In age discrimination cases, seemingly "off the cuff" remarks
made by an employer can be crucial in proving your case. In a
decision handed down last month in a New York federal district court, comments
from a supervisor with respect to a promotional position that he was going
for "a more youthful approach" supported a teaching hospital
employee's non-promotion claim for age discrimination under the ADEA
and the New York State Human Rights Law (NYSHRL). In the same case, however,
the court found that the employee's termination was not discriminatory,
but rather was caused by a difficult relationship between a supervisor
and the employee.
Dr. Kathleen Mullinix was hired by the Mount Sinai School of Medicine as
an associate director when she was 65 years old. The director who hired
her left soon after, and she took over as interim director. The dean decided
to create a new position of Vice President to whom the new director would
report. Mullinix expressed an interest in the new position.
Mt. Sinai retained a headhunter, who seemed uninterested in Mullinix as
a potential candidate. Just before the school eventually hired a 51-year-old
candidate for the VP job, the operations manager allegedly said with respect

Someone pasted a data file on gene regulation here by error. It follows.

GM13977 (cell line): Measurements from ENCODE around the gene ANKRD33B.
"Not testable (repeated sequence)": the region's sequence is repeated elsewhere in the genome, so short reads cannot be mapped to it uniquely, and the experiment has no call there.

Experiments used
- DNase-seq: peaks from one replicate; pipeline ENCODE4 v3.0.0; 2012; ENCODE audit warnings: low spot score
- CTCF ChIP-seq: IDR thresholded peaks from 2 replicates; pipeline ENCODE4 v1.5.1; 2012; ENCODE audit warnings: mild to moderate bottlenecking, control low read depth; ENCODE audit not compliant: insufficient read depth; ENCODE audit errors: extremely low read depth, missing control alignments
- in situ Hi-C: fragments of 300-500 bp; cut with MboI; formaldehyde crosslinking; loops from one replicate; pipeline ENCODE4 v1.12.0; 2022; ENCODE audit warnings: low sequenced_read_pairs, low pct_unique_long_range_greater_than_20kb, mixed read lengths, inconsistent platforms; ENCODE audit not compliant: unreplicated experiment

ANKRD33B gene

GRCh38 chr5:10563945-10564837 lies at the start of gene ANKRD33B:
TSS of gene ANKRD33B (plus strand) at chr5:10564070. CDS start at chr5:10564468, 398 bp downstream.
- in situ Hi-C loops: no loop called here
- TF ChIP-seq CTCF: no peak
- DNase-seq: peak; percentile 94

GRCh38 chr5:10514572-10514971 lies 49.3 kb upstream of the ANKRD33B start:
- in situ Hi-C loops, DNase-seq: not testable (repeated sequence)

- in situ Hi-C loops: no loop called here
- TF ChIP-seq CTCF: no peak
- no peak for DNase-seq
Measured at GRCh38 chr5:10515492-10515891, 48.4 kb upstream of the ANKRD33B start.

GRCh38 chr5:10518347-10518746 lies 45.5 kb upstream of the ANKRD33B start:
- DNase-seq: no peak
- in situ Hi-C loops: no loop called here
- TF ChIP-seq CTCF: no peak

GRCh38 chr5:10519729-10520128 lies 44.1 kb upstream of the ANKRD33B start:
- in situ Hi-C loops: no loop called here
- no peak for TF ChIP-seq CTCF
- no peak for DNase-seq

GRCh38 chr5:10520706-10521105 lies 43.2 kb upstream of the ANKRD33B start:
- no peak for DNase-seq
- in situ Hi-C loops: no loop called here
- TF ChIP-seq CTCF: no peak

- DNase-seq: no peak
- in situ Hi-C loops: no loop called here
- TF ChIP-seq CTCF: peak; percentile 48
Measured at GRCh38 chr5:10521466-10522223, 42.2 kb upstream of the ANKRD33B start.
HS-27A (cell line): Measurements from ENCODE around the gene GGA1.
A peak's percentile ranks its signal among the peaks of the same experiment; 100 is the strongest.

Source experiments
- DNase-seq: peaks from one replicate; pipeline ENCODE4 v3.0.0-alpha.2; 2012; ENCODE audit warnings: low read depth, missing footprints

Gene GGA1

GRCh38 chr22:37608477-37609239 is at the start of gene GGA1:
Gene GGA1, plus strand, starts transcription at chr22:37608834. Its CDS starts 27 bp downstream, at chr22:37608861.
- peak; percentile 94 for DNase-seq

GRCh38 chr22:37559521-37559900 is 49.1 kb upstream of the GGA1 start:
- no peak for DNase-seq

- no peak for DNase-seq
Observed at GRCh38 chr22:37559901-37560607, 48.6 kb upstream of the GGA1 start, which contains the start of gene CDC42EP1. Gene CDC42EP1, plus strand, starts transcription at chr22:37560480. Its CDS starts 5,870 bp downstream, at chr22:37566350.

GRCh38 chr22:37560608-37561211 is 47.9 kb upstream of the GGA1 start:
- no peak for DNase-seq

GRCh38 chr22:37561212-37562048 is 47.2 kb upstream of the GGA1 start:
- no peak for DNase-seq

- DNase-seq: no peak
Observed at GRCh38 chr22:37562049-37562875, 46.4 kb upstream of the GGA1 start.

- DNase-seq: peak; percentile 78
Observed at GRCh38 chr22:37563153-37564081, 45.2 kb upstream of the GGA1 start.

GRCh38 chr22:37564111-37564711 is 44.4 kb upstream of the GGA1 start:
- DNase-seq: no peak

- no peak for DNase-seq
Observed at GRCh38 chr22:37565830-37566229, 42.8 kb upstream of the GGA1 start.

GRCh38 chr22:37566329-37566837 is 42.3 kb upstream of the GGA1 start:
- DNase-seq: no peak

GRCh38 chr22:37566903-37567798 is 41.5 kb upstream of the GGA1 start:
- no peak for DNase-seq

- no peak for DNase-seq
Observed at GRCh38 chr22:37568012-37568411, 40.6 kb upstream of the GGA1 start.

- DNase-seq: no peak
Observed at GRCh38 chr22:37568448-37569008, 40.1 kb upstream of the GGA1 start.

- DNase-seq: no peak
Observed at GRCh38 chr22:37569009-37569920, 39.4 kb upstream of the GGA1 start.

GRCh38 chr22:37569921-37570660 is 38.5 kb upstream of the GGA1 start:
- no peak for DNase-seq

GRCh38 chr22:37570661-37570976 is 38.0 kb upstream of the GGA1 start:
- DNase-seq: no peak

to the position that he was "looking for a more youthful approach."
The court found that the failure to promote Mullinix could lead a reasonable
jury to find age discrimination. According to the court, the mere fact
that the successful candidate for the VP position (51 when hired) was
significantly younger than the employee (67 when the new VP was hired)
was a reliable indicator of age discrimination. In addition, the comment
made by the operations director that he was "looking for a more youthful
approach" and that "the office is going to be different,"
were especially relevant because Mullinix was the oldest candidate for the job.
The court cited case law providing that "although the stray remarks
of a decision-maker, without more, cannot prove a claim of employment
discrimination, the more a remark evinces a discriminatory state of mind,
and the closer the remark's relation to the allegedly discriminatory
behavior, the more probative that remark will be." The remark doesn't
need to be offensive, but is relevant in demonstrating the motivation
of the decision-maker.
With respect to the allegation that Mullinix was fired due to age discrimination,
the court came to a different conclusion. The new VP had heard continuing
complaints about Mullinix's attitude and performance, thought that
she had hijacked a departmental presentation for her own self-promotion,
and wrote in an email that "working with Mullinix is a misery".
There was no indication in the evidence that her firing had anything to
do with age.
The takeaway: If you suspect you have been the victim of age discrimination
in the workplace, be sure to take note of all communications and even
stray remarks made in your presence. They can be crucial in proving your case.
Should you feel you have been subject to age discrimination in your New
York workplace, contact the attorneys at Schwartz Perry & Heller LLP.